In the tie-break, Federer stepped up with aplomb. He took that sequence 7-1. On all four points he served, Federer released aces. A brilliant serve down the T made it 1-0 for Federer. After getting the mini-break for 2-1, Federer aced Soderling wide to the backhand, and then aced him again down the T to make it 4-1. After advancing to 6-1, he sent out one last ace for good measure, this one wide to the backhand again. That was nothing less than a statement from a champion. He had brought out his best when it really mattered; Soderlings one and only chance was to make it through that tie-break, and Federer had firmly denied the Swede that opportunity. It was an outstanding performance from a man who is 252-132 in tie-breaks over the course of his career, and 13-4 in 2009.
On they went to the third set, which was never much in doubt. Federer did have a few anxious moments as he edged closer and closer to simultaneously making history on two fronts. It was surely foremost on his mind that he could not only realize his great goal of securing a French Open title, but he could also join Fred Perry, Don Budge, Roy Emerson, Laver and Agassi as the only men ever to win all four majors in a career, while placing himself in a tie with Pete Sampras at 14 for the most Grand Slam singles championships garnered by a man.
Federer got the early break 2-0 in the third set, but thereafter his self consciousness was evident. At 2-1, he went down break point for the first time in the match, and he was fortunate at that stage. Federer completely miss-hit a forehand that dribbled over the net and he ended up taking that point with a clean forehand winner. Federer held on from there to make it 3-1. He had little trouble in his next two service games, but when he served for the match his tension was almost palpable.
At 30-30, Federer tried a delayed serve-and-volley as Soderlings defensive return hung in the air. But the Swiss blasted a forehand drive volley long. Federer was break point down, but Soderling helped him out with a total miss-hit off the forehand without being under duress at all. Two points later, the match was over, and Federer had his 14th victory in 19 major finals, and his first triumph in four Roland Garros championship matches. In his straight set win over Soderling, Federer won 84% of his first serve points, 66% of his second serve points, and never lost his serve.
To be sure, he got every conceivable break he needed to record this victory. Of the top four players in the world, he was the only one to reach the semifinals. That was astonishing when you consider how reliable the leading players have been all year long. It was inconceivable before the tournament commenced that Federer would not face any of his three chief adversaries. Most notably, Nadal, after another stellar clay court season including three tournament wins and one final round showing, had bowed out in the round of 16 in a three-and-a-half hour match with Soderling.
Plainly, Federer was buoyed by the departures of players who could have made his life awfully uncomfortable during this fortnight. Moreover, he created some significant difficulties on his own by playing only sporadically brilliant tennis, and often inviting danger with fits of anxiety. But, in the end, he earned his triumph, and his level of play against Soderling was better than anything he had produced across the fortnight.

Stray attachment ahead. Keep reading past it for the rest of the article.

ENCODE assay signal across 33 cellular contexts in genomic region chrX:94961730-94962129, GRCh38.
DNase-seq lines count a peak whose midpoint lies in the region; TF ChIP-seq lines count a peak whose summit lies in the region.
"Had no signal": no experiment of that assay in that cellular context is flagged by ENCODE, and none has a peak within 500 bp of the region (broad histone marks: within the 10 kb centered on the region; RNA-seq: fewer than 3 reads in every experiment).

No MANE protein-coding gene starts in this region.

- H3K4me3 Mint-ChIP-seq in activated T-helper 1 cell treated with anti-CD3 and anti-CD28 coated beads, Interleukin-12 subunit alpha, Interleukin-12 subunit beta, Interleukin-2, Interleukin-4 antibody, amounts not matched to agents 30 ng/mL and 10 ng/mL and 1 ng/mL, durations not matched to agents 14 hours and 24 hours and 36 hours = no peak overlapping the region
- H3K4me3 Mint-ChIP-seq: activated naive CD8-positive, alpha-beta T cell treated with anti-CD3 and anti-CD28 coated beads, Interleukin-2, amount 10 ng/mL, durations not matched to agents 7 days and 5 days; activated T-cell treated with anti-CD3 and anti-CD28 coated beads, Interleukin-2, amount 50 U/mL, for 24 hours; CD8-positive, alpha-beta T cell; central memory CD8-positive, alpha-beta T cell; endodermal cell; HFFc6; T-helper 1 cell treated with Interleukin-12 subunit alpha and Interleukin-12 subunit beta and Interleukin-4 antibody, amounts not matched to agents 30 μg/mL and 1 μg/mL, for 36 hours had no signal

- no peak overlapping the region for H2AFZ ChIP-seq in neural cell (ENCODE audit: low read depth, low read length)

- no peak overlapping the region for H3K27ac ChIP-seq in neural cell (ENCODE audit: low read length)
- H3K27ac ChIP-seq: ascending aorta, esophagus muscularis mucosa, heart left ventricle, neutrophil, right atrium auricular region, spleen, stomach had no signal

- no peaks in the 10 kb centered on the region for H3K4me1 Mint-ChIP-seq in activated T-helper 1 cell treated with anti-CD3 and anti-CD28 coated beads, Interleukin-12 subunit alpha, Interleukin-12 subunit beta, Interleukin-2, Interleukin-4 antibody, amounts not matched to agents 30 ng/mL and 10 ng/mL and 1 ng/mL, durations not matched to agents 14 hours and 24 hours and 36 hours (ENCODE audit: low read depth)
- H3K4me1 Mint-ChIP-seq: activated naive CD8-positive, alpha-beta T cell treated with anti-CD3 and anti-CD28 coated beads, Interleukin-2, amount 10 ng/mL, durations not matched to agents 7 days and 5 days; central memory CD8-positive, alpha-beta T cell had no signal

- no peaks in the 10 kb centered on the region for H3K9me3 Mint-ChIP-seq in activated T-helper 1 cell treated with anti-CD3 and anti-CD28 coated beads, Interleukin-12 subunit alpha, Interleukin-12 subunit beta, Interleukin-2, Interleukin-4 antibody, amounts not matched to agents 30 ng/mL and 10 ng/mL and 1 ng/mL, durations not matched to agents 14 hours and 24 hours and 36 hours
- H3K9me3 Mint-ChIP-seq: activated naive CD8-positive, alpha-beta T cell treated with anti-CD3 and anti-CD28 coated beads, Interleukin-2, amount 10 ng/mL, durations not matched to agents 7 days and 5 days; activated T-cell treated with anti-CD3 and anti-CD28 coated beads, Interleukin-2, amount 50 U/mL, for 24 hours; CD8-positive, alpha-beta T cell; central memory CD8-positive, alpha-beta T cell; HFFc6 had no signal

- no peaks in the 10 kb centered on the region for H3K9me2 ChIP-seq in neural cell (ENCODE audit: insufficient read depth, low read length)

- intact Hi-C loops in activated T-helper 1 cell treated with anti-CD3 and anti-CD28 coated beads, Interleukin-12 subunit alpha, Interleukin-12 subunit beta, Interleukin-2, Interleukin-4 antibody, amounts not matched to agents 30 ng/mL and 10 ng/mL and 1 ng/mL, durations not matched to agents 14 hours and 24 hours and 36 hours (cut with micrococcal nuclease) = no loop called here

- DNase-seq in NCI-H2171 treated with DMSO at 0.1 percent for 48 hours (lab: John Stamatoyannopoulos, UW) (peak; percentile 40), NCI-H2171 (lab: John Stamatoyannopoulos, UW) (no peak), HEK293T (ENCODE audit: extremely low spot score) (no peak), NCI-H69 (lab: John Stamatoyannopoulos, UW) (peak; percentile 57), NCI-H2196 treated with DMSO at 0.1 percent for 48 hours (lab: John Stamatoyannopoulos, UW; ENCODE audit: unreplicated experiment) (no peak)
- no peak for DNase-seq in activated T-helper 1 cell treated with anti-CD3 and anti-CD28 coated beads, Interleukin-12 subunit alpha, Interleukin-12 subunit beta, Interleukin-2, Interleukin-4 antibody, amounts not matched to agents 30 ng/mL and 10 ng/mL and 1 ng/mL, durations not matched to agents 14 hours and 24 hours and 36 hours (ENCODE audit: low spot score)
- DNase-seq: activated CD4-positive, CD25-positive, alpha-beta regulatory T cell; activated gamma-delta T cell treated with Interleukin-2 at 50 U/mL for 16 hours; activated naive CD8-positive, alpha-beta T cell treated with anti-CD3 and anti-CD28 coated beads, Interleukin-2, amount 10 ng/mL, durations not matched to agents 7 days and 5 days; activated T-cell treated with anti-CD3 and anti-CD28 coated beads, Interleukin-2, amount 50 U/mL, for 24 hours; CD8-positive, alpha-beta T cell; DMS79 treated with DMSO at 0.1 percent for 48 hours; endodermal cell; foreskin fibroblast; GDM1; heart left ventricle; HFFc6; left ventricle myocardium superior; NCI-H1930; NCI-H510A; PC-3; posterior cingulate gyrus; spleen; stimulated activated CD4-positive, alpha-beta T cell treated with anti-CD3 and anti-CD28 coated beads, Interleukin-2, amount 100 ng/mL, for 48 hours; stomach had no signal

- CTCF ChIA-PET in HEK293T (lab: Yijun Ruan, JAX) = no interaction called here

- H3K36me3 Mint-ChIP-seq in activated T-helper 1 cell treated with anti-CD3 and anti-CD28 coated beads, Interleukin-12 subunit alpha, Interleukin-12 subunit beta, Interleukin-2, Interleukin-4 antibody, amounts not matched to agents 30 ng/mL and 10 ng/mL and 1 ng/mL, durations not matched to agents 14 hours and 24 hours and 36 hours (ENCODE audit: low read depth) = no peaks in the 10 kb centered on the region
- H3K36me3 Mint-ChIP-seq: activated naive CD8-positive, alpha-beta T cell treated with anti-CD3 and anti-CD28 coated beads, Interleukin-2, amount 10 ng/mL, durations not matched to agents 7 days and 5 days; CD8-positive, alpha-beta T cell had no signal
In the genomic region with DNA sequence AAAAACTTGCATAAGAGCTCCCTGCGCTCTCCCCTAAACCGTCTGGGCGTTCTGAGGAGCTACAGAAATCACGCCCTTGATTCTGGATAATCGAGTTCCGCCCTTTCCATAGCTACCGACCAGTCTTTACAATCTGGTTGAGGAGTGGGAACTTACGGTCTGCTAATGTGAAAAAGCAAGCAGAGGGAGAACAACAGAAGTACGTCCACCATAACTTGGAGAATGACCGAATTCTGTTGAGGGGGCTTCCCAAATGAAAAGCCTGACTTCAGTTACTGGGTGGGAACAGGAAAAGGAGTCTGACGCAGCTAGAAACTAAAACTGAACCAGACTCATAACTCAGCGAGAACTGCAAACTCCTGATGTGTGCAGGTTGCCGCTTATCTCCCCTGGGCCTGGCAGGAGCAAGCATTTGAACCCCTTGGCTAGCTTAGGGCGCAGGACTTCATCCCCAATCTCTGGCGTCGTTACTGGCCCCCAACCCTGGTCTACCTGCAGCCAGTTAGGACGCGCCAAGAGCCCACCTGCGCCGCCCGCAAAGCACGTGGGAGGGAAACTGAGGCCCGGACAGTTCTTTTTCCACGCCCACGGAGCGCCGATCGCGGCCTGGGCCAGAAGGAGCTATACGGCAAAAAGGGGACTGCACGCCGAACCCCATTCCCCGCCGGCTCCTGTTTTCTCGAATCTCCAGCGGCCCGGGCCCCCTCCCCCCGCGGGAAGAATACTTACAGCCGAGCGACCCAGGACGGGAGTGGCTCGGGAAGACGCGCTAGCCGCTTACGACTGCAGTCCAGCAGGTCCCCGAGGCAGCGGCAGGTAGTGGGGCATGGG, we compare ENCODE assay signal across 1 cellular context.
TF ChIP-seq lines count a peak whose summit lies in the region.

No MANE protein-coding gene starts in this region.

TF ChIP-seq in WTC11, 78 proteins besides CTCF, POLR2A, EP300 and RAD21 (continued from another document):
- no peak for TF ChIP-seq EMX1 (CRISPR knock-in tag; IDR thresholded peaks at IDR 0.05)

So now the question begs to be asked: does Federer deserve to be considered the best player in the history of tennis? My take on that is this: since we judge the greatest players on the weight of their records, Federer has made an excellent case for himself. Sampras had a fantastic record himself, but never won the French Open. I firmly believe Sampras would have more than held his own with Federer on a head to head basis, and my view is that he at the top of his game was better than Federer at his zenith on any other surface but clay.
But Federers numbers now are too large to ignore. The diversity of his triumphs—- winning five Wimbledons in a row from 2003-2007, taking five U.S. Opens in a row from 2004 to 2008, finally rounding out his record with a triumph at Roland Garros— is enough for me to say unequivocally that he is the best of all time. But the fact remains that he is not through with his career, and Nadal has some big years ahead of him as well.
As it stands now, Nadal holds a 5-2 career edge over Federer in Grand Slam finals and a 13-7 lead overall in their head-to-head series. If the Spaniard manages to keep collecting big titles, eventually wins the U.S. Open for his career Grand Slam, and ties or surpasses Federer in overall majors, then it will be time to reexamine the question of all time supremacy. In fairness to Laver, his two Grand Slams— particularly the 1969 Slam when he had to face all of the top players— and his distinguished record elsewhere make him a strong candidate for the best ever.
But this much is certain: Federer has taken a giant step forward into the realm of history by winning at Roland Garros. His triumph would have been all the more gratifying if he had beaten Nadal in the championship match, but Federers victory should not be diminished in any way by having Nadal removed from his path. It would have been interesting, too, if Federer had been confronted by Djokovic or especially Murray. But that is all incidental and unimportant. He won the premier clay court title in the game. He silenced the skeptics with not simply his shot making flamboyance, but more so his grit and his gumption.
Roger Federer is the French Open champion of 2009, and no one will ever be able to take that away from him.
Steve Flink is a weekly contributor to tennischannel.com
Steve Flink Archive | Email Steve